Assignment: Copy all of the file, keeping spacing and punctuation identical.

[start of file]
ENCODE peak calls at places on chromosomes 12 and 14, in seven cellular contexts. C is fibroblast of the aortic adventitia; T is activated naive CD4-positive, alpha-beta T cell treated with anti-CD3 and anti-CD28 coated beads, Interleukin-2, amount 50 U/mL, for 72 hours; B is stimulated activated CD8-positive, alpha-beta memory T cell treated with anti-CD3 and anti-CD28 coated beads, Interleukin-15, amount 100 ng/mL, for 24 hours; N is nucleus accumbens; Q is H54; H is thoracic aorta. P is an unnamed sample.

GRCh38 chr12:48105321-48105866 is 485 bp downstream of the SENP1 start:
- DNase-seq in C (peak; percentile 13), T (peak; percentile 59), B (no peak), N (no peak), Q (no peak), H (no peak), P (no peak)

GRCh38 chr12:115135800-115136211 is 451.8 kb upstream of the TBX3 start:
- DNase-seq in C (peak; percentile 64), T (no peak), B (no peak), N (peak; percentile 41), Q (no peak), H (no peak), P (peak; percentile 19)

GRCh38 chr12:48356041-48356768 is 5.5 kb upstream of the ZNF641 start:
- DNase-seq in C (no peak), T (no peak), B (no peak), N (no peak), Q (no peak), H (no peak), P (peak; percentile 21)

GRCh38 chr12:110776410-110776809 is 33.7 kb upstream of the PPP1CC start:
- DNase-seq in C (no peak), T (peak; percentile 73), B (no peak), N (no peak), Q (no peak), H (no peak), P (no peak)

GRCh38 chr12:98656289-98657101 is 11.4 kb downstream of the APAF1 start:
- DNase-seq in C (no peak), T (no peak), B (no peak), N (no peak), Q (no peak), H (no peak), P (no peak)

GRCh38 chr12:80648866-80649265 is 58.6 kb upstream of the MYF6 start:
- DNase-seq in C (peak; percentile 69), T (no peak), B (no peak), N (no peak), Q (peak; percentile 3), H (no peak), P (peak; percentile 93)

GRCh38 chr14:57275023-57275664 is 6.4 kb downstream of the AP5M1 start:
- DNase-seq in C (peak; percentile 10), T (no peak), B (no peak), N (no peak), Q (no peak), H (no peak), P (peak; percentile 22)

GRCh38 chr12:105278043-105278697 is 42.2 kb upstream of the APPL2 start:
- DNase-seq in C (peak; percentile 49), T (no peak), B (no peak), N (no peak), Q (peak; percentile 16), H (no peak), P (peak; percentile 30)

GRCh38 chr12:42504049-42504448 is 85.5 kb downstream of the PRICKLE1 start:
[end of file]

ENCODE peak calls at places on chromosomes 12 and 14, in seven cellular contexts. C is fibroblast of the aortic adventitia; T is activated naive CD4-positive, alpha-beta T cell treated with anti-CD3 and anti-CD28 coated beads, Interleukin-2, amount 50 U/mL, for 72 hours; B is stimulated activated CD8-positive, alpha-beta memory T cell treated with anti-CD3 and anti-CD28 coated beads, Interleukin-15, amount 100 ng/mL, for 24 hours; N is nucleus accumbens; Q is H54; H is thoracic aorta. P is an unnamed sample.

GRCh38 chr12:48105321-48105866 is 485 bp downstream of the SENP1 start:
- DNase-seq in C (peak; percentile 13), T (peak; percentile 59), B (no peak), N (no peak), Q (no peak), H (no peak), P (no peak)

GRCh38 chr12:115135800-115136211 is 451.8 kb upstream of the TBX3 start:
- DNase-seq in C (peak; percentile 64), T (no peak), B (no peak), N (peak; percentile 41), Q (no peak), H (no peak), P (peak; percentile 19)

GRCh38 chr12:48356041-48356768 is 5.5 kb upstream of the ZNF641 start:
- DNase-seq in C (no peak), T (no peak), B (no peak), N (no peak), Q (no peak), H (no peak), P (peak; percentile 21)

GRCh38 chr12:110776410-110776809 is 33.7 kb upstream of the PPP1CC start:
- DNase-seq in C (no peak), T (peak; percentile 73), B (no peak), N (no peak), Q (no peak), H (no peak), P (no peak)

GRCh38 chr12:98656289-98657101 is 11.4 kb downstream of the APAF1 start:
- DNase-seq in C (no peak), T (no peak), B (no peak), N (no peak), Q (no peak), H (no peak), P (no peak)

GRCh38 chr12:80648866-80649265 is 58.6 kb upstream of the MYF6 start:
- DNase-seq in C (peak; percentile 69), T (no peak), B (no peak), N (no peak), Q (peak; percentile 3), H (no peak), P (peak; percentile 93)

GRCh38 chr14:57275023-57275664 is 6.4 kb downstream of the AP5M1 start:
- DNase-seq in C (peak; percentile 10), T (no peak), B (no peak), N (no peak), Q (no peak), H (no peak), P (peak; percentile 22)

GRCh38 chr12:105278043-105278697 is 42.2 kb upstream of the APPL2 start:
- DNase-seq in C (peak; percentile 49), T (no peak), B (no peak), N (no peak), Q (peak; percentile 16), H (no peak), P (peak; percentile 30)

GRCh38 chr12:42504049-42504448 is 85.5 kb downstream of the PRICKLE1 start: